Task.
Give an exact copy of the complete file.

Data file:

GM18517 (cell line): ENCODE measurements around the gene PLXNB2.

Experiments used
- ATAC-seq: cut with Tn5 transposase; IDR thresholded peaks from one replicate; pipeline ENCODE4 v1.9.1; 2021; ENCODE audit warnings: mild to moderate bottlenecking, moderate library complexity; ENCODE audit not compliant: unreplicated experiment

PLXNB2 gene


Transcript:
GM18517 (cell line): ENCODE measurements around the gene PLXNB2.

Experiments used
- ATAC-seq: cut with Tn5 transposase; IDR thresholded peaks from one replicate; pipeline ENCODE4 v1.9.1; 2021; ENCODE audit warnings: mild to moderate bottlenecking, moderate library complexity; ENCODE audit not compliant: unreplicated experiment

PLXNB2 gene